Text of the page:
Oakville’s Surprisingly Sweet History

Imagine the Town of Oakville almost 150 years ago. There were no subdivisions, no QEW and no train access to the Town. You might think of Oakville as quite a small and unknown little Town. However, it has a surprising bright and sweet past, a past that allowed the Town to survive huge economic downturns in the mid-1800s.

In the early 1800s, Oakville was full of forests used for lumber and shipbuilding that were

Source: Trafalgar Township Historical Society Digital Collection.

Source: Trafalgar Township Historical Society Digital Collection.

its primary industries. Other businesses like foundries (factories where metal is formed), gristmills (wheat mills) and tanneries (where hide is turned into leather)[i] were also booming in the Town. Oakville was easily accessible by water through the harbour and was a key point for shipments. The town also became a part of the Underground Railroad, as many slaves escaped and were stowed away in grain vessels entering the Oakville Harbour.[ii]

By the 1870s, a new form of transportation had arrived – the train. The Grand Trunk Railway was built just above Oakville in Georgetown. This new form of transportation meant less shipments entering the harbour.[iii] Less ships also meant less foundries. At the end of the Crimean War in 1856 there was a surplus of international wheat, and the price of wheat plummeted. With the loss of these industries, Oakville was in dire need of an agricultural and industrial transformation.

Farmers and small businesses turned to fruit production, growing strawberries as the main crop. This is not that surprising as strawberries grew wild across Halton.

Advertisement in the local paper for Oakville strawberries. Source: Acton Free Press (Acton, ON), 26 Jun 1879, p. 3.

Advertisement in the local paper for Oakville strawberries.
Source: Acton Free Press (Acton, ON), 26 Jun 1879, p. 3.

Strawberries were first introduced to Oakville by John Cross. Recognizing the need for fruit baskets for the delicate strawberries, Cross set up the first fruit basket factory.[iv] By the late 1870s, nearly 750,000 fruit baskets were assembled in Oakville.[v]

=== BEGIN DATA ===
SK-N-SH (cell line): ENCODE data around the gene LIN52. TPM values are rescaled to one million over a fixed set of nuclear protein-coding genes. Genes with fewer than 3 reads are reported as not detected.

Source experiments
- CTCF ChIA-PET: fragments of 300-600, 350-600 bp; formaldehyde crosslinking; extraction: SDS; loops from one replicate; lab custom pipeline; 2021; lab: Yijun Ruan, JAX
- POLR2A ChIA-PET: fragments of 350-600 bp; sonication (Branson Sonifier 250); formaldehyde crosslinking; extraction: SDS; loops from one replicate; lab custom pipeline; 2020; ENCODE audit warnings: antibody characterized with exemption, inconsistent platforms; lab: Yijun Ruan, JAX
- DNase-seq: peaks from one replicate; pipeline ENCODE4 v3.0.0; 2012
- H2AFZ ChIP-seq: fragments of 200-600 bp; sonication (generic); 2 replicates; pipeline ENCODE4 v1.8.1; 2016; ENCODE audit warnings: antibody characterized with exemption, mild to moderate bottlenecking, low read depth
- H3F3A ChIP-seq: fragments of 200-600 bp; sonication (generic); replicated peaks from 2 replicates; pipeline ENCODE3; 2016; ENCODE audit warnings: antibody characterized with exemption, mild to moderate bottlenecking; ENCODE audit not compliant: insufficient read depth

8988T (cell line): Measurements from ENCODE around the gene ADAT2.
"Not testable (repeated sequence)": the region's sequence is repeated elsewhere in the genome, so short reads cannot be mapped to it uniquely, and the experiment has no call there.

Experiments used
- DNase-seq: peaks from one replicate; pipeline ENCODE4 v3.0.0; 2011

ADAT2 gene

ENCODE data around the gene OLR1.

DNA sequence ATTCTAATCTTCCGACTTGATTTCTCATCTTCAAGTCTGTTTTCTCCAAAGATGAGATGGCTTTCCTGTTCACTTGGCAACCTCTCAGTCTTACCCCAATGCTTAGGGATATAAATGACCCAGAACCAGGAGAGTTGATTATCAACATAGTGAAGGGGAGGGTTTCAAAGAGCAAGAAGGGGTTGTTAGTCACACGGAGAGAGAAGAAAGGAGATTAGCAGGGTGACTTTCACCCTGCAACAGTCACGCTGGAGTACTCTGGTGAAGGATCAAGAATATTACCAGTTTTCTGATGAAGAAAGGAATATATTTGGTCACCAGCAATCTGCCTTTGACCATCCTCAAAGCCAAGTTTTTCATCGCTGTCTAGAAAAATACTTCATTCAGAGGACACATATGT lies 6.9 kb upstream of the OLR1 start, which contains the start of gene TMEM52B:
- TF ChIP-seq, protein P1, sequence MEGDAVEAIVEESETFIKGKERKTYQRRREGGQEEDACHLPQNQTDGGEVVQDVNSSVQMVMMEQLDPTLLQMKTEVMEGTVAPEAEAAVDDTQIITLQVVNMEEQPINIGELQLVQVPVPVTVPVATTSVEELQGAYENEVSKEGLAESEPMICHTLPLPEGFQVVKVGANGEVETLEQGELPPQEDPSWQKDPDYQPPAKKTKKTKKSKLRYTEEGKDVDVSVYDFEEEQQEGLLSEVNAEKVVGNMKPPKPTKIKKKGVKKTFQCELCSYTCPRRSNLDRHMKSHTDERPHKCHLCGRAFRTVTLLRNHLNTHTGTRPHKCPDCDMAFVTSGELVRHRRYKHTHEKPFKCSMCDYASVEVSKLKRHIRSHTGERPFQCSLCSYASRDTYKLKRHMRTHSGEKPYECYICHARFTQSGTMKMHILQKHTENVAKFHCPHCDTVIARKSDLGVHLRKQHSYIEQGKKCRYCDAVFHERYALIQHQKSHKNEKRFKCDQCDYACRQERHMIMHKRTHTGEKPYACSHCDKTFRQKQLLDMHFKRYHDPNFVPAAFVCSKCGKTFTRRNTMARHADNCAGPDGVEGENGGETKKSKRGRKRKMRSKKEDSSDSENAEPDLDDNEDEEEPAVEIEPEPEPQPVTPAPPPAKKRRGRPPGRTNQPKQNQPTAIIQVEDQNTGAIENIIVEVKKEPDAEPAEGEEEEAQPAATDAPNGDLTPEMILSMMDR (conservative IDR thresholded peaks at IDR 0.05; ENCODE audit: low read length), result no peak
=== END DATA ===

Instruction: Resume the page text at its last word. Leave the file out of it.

Other stone fruits and orchards followed strawberries, including apples, pears and plums. Oakville strawberries quickly grew a reputation for their quality and size.[vi] Upon arrival at the market, vendors would call out for Oakville strawberries. Oakville became known as the strawberry capital in the Canadas.[vii] The demand exceeded the supply[viii] as the fruit was celebrated across Halton in summer strawberry and ice cream festivals.[ix] It was often served with cream and sugar for a summer treat.

Fruit production quickly became one of Oakville’s top industries. By 1870, nearly 300 acres in Oakville were covered in strawberries.[x] In 1877, Burlington shipped 1,650 cases, 90-100 quarts of strawberries. Most of these were sent to Toronto and Montreal.[xi]

Other industries continued to grow into the 1900s. In 1939 the QEW was built and connected Oakville to Toronto and Hamilton. It was not until the mid-1900s when Oakville’s industry shifted again. This time to car manufacturing by Ford.

The production of strawberries saw Oakville through significant times of hardship, and

Oakville Strawberry Pickers July 29, 1876 Sketch by William Cruickshank Canadian Illustrated News Vol. XIV, No.5, Pg.69 Reproduced from Library and Archives Canada website Images in the News. Source: Oakville Historical Society.

Oakville Strawberry Pickers July 29, 1876 Sketch by William Cruickshank Canadian Illustrated News Vol. XIV, No.5, Pg.69 Reproduced from Library and Archives Canada website Images in the News. Source: Oakville Historical Society.

helped to shape its agricultural industry. Today there are no strawberry orchards in Oakville, but it is difficult to imagine what the Town would be like without this industry some 150 years ago.

While there are no strawberry farms in Oakville, you can find ones that grow strawberries and other fruits in Milton and Halton Hills and west in Burlington. These fruits can be found at farmers’ markets and at pick-your-own orchards.

For more information on fruit orchards surrounding Oakville, visit Halton Region’s Farm-Fresh Produce & Entertainment Guide.

By Rachel Morgan

 

[i] The Town of Oakville. The Oakville Basket Company. Available at http://www.oakville.ca/culturerec/pioneer-essay5.html

[ii] Oakville Images. The Underground Railroad: The gateway to Canada (1800s). Available at: http://images.oakville.halinet.on.ca/117/Exhibit/9999822

[iii] Oakville Historical Society. Oakville and Trafalgar Township History. Available at: http://www.oakvillehistory.org/oakville-history.html

[iv] Harry Buxton of Oakville Historical Society. (2002). Breweries and Basket Factory. Available at: http://www.oakvillehistory.org/breweries-and-basket-factory.html

[v] The Town of Oakville. Pioneer Industry Information Station. Available at: http://www.oakville.ca/culturerec/is-pioneer.html

[vi] Oakville Images. Oakville businesses and industries. Available at: http://images.oakville.halinet.on.ca/202/Exhibit/12

[vii] Oakville Historical Society. Oakville and Trafalgar Township History. Available at: http://www.oakvillehistory.org/oakville-history.html

[viii] Oakville Images. Oakville businesses and industries. Available at: http://images.oakville.halinet.on.ca/202/Exhibit/12

[ix] Acton Free Press (Acton, ON), 19 Jun 1879, p. 2. Available at: http://images.halinet.on.ca/84353/page/2?n=10&q=strawberry&docid=OOI.84353

[x] The Town of Oakville. Pioneer Industry Information Station. Available at: http://www.oakville.ca/culturerec/is-pioneer.html

[xi] Acton Free Press (Acton, ON), 19 Jul 1877, p. 2. Available at: http://images.halinet.on.ca/84244/page/2?n=17&q=strawberry&docid=OOI.84244